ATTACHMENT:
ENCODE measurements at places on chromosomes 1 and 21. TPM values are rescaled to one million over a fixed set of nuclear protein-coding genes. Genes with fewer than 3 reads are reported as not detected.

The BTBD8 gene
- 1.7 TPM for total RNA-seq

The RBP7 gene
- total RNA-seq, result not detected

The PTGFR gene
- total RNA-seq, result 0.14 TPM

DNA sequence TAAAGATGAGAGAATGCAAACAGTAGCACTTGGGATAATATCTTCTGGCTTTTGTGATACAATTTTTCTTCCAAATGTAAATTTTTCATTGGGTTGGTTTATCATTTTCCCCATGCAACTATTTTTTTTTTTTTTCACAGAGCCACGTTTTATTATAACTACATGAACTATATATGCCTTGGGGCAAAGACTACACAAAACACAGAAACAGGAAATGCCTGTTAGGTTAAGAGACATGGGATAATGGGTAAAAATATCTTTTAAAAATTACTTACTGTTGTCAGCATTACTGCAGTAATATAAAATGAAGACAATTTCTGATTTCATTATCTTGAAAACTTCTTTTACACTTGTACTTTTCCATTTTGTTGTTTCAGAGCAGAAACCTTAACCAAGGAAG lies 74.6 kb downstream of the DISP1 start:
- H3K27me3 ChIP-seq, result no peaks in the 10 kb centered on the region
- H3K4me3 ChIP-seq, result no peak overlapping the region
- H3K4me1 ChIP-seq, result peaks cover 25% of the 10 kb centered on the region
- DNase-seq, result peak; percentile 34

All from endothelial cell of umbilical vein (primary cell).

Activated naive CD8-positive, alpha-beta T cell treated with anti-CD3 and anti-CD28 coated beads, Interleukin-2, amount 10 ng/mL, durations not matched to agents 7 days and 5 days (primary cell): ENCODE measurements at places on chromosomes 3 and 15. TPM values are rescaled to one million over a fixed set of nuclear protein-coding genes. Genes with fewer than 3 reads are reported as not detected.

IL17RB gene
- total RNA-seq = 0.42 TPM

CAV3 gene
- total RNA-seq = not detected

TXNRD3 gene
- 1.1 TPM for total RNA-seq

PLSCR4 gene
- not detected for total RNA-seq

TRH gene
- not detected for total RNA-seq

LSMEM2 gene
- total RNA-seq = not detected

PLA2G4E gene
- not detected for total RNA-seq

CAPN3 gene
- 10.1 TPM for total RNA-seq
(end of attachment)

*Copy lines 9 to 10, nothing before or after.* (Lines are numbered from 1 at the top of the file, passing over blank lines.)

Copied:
- H3K27me3 ChIP-seq, result no peaks in the 10 kb centered on the region
- H3K4me3 ChIP-seq, result no peak overlapping the region